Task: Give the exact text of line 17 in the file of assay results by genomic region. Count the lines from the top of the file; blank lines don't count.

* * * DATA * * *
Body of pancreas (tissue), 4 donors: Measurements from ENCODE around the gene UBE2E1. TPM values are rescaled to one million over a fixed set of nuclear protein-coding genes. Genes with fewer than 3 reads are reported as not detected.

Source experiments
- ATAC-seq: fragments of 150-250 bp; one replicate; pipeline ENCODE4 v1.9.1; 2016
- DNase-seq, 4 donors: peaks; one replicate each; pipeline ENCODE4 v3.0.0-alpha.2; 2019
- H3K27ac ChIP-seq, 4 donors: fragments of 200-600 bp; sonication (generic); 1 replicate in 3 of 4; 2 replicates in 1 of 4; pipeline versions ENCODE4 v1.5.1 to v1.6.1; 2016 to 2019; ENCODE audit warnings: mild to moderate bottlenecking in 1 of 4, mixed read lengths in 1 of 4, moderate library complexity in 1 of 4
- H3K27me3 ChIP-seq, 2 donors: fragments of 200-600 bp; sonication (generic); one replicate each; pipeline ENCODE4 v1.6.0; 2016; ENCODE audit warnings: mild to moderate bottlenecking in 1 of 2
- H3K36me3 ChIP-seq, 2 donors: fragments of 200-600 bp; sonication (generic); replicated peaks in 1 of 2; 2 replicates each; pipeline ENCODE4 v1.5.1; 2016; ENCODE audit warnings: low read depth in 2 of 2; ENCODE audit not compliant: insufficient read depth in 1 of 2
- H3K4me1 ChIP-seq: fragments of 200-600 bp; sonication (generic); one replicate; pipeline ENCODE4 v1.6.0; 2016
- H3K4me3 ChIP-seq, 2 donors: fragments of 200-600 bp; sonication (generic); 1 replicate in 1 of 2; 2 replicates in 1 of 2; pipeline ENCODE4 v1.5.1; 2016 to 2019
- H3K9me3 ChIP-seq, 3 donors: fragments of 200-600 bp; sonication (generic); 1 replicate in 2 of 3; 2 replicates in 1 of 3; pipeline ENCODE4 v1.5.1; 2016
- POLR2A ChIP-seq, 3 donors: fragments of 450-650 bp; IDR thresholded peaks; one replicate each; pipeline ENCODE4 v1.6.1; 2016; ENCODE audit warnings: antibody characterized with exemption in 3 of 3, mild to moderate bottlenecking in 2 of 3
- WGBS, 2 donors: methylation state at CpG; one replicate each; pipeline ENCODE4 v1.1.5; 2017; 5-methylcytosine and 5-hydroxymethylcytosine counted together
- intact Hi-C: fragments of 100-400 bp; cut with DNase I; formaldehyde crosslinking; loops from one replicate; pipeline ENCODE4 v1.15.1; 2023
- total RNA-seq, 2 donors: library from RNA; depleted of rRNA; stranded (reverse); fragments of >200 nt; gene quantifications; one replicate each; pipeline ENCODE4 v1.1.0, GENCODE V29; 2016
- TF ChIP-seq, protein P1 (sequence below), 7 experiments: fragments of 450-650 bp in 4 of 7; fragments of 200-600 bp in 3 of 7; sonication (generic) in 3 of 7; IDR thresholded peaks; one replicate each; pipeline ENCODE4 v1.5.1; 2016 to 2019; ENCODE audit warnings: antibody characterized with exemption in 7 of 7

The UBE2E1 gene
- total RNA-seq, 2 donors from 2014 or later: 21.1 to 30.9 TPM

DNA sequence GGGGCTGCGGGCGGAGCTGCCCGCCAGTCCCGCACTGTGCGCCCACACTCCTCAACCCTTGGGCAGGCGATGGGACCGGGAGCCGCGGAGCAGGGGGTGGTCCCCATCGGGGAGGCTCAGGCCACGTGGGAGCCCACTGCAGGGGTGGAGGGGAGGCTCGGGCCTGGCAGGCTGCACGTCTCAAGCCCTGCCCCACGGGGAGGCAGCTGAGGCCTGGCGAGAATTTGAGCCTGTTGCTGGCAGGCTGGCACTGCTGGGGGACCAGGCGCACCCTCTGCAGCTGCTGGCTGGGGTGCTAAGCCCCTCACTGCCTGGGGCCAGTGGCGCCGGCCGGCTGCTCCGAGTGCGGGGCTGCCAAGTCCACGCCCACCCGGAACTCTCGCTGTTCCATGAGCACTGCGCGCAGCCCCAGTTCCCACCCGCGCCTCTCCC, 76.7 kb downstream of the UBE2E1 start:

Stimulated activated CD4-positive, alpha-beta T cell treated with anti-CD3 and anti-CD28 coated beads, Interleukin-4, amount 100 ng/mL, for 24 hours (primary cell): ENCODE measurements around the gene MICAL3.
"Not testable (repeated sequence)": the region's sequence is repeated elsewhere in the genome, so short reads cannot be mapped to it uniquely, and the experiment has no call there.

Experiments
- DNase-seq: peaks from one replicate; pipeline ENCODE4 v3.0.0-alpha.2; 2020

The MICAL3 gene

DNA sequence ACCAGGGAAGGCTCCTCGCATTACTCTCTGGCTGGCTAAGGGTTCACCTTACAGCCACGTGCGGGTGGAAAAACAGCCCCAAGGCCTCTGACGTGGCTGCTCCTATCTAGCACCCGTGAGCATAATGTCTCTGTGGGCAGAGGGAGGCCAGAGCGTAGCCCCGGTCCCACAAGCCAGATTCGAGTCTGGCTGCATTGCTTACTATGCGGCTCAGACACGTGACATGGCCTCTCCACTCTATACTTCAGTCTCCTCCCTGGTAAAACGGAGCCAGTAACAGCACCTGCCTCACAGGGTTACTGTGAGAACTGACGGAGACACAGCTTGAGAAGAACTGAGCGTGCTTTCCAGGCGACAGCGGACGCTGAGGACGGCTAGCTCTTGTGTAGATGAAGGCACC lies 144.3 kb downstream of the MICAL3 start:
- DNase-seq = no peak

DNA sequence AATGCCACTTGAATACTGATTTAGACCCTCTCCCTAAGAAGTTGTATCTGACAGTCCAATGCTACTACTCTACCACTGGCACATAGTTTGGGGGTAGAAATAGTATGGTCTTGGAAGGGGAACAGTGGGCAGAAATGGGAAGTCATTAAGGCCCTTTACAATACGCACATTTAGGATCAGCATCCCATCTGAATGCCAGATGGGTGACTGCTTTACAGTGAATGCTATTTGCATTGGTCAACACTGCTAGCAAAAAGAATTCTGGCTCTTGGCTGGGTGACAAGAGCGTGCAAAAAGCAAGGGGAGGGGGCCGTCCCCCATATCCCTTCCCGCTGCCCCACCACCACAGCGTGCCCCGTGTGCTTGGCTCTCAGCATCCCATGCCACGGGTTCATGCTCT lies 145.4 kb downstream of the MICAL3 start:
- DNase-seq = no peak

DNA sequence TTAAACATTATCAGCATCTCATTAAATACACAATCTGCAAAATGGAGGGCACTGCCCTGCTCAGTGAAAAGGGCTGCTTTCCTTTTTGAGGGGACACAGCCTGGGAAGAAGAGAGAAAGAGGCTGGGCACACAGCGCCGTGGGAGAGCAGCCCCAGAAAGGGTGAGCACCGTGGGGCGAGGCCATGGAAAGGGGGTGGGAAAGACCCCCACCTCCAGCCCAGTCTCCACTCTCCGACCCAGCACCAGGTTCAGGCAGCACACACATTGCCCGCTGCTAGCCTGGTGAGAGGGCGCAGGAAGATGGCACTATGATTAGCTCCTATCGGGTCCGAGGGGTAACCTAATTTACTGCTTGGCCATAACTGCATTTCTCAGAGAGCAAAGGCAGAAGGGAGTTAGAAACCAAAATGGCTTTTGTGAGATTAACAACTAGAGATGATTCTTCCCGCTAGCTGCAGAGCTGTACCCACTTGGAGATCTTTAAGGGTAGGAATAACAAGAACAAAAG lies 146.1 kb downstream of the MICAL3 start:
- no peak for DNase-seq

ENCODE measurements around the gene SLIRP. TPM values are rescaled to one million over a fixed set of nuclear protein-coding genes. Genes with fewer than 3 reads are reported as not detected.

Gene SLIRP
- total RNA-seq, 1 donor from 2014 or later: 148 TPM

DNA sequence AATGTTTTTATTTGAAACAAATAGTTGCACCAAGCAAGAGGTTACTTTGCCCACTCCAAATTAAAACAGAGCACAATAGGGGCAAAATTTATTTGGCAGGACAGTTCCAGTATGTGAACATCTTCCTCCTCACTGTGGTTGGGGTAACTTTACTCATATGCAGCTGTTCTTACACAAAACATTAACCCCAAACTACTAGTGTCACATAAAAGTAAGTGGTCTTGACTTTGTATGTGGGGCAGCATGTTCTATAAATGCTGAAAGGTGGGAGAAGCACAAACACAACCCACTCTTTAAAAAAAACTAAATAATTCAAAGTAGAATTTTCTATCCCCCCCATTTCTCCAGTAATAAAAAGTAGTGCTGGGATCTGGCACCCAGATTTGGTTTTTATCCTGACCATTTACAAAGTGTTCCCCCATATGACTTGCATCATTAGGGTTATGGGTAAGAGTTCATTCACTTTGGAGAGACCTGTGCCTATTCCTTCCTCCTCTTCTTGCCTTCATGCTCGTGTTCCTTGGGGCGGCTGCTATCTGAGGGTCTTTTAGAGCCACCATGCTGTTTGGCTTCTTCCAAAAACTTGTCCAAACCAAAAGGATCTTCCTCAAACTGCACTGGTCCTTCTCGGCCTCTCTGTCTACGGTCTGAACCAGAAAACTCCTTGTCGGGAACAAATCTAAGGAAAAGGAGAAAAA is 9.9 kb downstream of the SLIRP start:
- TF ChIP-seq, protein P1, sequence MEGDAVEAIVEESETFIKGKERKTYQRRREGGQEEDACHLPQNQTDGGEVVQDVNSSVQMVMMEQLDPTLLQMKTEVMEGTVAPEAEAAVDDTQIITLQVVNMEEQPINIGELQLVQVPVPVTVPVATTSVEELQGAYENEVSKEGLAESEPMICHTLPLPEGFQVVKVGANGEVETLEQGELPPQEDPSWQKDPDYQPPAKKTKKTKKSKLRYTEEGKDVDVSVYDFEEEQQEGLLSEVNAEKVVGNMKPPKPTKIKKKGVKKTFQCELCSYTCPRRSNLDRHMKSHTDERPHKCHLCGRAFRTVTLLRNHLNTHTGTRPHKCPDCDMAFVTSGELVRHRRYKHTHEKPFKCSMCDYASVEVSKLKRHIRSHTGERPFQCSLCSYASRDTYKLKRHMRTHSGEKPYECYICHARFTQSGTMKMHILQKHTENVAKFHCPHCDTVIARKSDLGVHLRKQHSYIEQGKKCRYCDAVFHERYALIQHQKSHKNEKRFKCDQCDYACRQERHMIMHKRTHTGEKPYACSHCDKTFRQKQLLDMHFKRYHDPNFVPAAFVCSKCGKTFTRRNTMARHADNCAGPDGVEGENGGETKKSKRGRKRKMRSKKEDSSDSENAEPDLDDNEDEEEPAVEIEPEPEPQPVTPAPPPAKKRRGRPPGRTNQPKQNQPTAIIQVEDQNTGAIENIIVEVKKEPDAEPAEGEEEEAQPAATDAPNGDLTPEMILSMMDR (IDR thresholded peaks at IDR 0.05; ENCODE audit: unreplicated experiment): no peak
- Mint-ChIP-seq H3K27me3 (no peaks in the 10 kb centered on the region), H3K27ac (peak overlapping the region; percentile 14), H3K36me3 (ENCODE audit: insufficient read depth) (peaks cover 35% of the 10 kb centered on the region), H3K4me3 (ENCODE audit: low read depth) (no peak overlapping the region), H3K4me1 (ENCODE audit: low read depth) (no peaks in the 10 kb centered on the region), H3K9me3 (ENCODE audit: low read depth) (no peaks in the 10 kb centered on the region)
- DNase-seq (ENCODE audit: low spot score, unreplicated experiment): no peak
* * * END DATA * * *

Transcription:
- total RNA-seq, 2 donors from 2014 or later: 21.1 to 30.9 TPM